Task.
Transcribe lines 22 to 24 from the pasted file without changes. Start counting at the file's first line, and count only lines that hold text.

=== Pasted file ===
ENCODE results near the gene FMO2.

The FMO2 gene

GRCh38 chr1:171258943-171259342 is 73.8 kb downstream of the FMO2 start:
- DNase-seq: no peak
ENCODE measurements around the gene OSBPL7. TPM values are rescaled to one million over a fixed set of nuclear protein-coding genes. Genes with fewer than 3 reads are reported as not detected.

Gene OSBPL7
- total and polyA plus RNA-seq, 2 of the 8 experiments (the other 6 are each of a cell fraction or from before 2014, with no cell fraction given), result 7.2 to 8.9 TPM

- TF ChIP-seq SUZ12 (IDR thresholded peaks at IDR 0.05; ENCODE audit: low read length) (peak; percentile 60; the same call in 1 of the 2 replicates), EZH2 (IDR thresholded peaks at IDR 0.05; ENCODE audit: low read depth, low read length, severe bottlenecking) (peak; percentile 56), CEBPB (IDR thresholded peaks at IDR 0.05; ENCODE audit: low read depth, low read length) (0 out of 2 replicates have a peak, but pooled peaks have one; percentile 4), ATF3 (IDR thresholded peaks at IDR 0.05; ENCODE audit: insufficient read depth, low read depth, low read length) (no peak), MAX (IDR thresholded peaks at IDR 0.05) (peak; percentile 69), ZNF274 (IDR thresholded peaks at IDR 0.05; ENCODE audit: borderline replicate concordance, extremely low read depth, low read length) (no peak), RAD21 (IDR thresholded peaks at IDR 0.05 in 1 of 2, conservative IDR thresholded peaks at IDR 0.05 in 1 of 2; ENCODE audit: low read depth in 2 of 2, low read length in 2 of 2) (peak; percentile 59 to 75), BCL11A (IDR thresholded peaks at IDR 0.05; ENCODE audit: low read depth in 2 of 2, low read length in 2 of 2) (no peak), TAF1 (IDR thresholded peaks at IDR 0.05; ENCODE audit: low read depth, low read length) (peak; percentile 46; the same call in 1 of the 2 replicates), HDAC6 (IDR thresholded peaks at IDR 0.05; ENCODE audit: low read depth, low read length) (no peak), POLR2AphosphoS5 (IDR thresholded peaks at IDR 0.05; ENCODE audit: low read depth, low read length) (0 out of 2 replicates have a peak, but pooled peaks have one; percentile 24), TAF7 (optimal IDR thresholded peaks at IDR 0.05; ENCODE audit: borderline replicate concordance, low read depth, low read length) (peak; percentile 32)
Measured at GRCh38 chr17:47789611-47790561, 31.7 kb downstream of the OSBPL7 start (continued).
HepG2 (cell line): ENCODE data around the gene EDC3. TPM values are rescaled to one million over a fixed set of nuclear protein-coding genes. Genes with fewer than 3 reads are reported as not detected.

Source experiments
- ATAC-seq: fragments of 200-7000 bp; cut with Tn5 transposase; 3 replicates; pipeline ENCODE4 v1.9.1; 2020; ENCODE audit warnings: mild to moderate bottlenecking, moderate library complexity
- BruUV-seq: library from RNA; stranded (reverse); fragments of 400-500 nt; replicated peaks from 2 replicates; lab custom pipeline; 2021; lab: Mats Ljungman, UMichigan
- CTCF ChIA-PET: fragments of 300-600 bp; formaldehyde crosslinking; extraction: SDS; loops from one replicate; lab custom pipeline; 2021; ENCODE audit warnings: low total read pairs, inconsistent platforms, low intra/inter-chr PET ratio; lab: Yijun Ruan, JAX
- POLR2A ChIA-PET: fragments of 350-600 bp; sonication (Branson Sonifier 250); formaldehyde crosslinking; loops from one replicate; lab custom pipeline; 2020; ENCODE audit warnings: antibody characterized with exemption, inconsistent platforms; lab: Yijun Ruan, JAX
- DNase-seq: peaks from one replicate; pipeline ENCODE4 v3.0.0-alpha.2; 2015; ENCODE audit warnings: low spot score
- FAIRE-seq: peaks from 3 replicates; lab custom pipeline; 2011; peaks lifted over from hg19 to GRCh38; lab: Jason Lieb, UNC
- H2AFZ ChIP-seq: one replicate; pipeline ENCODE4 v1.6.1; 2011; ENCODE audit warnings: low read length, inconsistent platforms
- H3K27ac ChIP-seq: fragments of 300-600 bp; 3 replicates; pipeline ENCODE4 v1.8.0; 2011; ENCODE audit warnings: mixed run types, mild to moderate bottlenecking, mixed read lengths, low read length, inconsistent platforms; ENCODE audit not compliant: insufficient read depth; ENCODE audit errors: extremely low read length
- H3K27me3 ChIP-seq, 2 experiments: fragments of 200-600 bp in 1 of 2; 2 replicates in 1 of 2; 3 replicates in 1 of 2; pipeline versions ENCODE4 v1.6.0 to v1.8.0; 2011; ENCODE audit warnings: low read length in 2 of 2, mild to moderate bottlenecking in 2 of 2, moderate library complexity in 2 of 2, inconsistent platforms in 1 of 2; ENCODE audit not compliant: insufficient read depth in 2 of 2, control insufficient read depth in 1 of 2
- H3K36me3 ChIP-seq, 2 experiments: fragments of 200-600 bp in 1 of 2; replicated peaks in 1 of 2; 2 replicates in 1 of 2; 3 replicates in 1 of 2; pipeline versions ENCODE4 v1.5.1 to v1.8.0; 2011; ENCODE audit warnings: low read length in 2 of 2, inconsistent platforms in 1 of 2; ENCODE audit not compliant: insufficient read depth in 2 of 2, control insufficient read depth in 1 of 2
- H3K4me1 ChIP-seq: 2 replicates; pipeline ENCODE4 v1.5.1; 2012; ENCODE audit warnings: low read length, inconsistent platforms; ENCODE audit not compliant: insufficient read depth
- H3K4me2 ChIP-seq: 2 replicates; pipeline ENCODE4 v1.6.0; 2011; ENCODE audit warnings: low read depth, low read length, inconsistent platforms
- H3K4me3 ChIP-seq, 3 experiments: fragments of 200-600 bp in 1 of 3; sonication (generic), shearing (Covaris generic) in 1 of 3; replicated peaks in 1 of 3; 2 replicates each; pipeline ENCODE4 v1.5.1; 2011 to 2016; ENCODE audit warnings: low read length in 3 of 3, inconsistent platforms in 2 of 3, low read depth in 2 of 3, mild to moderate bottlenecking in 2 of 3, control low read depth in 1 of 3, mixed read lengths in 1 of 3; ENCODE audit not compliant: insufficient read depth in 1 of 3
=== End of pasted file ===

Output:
- H3K4me1 ChIP-seq: 2 replicates; pipeline ENCODE4 v1.5.1; 2012; ENCODE audit warnings: low read length, inconsistent platforms; ENCODE audit not compliant: insufficient read depth
- H3K4me2 ChIP-seq: 2 replicates; pipeline ENCODE4 v1.6.0; 2011; ENCODE audit warnings: low read depth, low read length, inconsistent platforms
- H3K4me3 ChIP-seq, 3 experiments: fragments of 200-600 bp in 1 of 3; sonication (generic), shearing (Covaris generic) in 1 of 3; replicated peaks in 1 of 3; 2 replicates each; pipeline ENCODE4 v1.5.1; 2011 to 2016; ENCODE audit warnings: low read length in 3 of 3, inconsistent platforms in 2 of 3, low read depth in 2 of 3, mild to moderate bottlenecking in 2 of 3, control low read depth in 1 of 3, mixed read lengths in 1 of 3; ENCODE audit not compliant: insufficient read depth in 1 of 3